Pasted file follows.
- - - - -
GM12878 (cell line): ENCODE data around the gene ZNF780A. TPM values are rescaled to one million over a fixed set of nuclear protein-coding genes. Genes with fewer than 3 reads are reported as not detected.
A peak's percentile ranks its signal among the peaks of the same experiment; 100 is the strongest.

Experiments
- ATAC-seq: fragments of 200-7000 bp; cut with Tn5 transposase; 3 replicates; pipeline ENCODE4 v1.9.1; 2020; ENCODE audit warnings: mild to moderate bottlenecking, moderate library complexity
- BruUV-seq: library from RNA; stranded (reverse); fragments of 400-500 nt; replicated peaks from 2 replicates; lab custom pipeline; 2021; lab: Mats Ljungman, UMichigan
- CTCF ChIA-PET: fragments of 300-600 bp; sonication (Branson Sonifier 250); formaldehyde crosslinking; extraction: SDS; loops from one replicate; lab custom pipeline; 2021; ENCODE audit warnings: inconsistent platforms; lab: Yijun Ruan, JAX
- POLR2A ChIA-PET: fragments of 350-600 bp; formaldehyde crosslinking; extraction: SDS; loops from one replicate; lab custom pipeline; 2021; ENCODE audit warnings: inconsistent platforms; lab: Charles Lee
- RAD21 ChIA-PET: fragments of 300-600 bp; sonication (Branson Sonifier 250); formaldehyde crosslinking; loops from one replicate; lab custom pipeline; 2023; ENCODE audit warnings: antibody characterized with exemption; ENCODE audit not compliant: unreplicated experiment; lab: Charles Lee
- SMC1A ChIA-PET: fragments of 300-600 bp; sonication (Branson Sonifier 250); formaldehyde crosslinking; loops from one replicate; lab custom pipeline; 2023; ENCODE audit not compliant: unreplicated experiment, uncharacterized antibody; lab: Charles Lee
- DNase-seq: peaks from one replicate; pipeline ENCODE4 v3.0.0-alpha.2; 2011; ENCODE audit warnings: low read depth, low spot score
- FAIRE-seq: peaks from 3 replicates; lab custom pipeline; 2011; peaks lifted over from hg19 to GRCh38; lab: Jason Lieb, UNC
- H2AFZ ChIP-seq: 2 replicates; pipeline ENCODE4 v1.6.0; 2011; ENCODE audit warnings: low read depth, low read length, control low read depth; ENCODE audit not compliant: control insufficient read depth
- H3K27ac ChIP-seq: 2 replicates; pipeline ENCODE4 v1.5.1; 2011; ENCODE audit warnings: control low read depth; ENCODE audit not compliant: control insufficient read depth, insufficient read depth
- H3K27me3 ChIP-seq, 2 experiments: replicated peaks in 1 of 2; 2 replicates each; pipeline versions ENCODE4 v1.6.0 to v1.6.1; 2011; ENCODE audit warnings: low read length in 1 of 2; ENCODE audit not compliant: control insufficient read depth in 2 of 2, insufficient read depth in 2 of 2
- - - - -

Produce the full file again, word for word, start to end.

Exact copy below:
GM12878 (cell line): ENCODE data around the gene ZNF780A. TPM values are rescaled to one million over a fixed set of nuclear protein-coding genes. Genes with fewer than 3 reads are reported as not detected.
A peak's percentile ranks its signal among the peaks of the same experiment; 100 is the strongest.

Experiments
- ATAC-seq: fragments of 200-7000 bp; cut with Tn5 transposase; 3 replicates; pipeline ENCODE4 v1.9.1; 2020; ENCODE audit warnings: mild to moderate bottlenecking, moderate library complexity
- BruUV-seq: library from RNA; stranded (reverse); fragments of 400-500 nt; replicated peaks from 2 replicates; lab custom pipeline; 2021; lab: Mats Ljungman, UMichigan
- CTCF ChIA-PET: fragments of 300-600 bp; sonication (Branson Sonifier 250); formaldehyde crosslinking; extraction: SDS; loops from one replicate; lab custom pipeline; 2021; ENCODE audit warnings: inconsistent platforms; lab: Yijun Ruan, JAX
- POLR2A ChIA-PET: fragments of 350-600 bp; formaldehyde crosslinking; extraction: SDS; loops from one replicate; lab custom pipeline; 2021; ENCODE audit warnings: inconsistent platforms; lab: Charles Lee
- RAD21 ChIA-PET: fragments of 300-600 bp; sonication (Branson Sonifier 250); formaldehyde crosslinking; loops from one replicate; lab custom pipeline; 2023; ENCODE audit warnings: antibody characterized with exemption; ENCODE audit not compliant: unreplicated experiment; lab: Charles Lee
- SMC1A ChIA-PET: fragments of 300-600 bp; sonication (Branson Sonifier 250); formaldehyde crosslinking; loops from one replicate; lab custom pipeline; 2023; ENCODE audit not compliant: unreplicated experiment, uncharacterized antibody; lab: Charles Lee
- DNase-seq: peaks from one replicate; pipeline ENCODE4 v3.0.0-alpha.2; 2011; ENCODE audit warnings: low read depth, low spot score
- FAIRE-seq: peaks from 3 replicates; lab custom pipeline; 2011; peaks lifted over from hg19 to GRCh38; lab: Jason Lieb, UNC
- H2AFZ ChIP-seq: 2 replicates; pipeline ENCODE4 v1.6.0; 2011; ENCODE audit warnings: low read depth, low read length, control low read depth; ENCODE audit not compliant: control insufficient read depth
- H3K27ac ChIP-seq: 2 replicates; pipeline ENCODE4 v1.5.1; 2011; ENCODE audit warnings: control low read depth; ENCODE audit not compliant: control insufficient read depth, insufficient read depth
- H3K27me3 ChIP-seq, 2 experiments: replicated peaks in 1 of 2; 2 replicates each; pipeline versions ENCODE4 v1.6.0 to v1.6.1; 2011; ENCODE audit warnings: low read length in 1 of 2; ENCODE audit not compliant: control insufficient read depth in 2 of 2, insufficient read depth in 2 of 2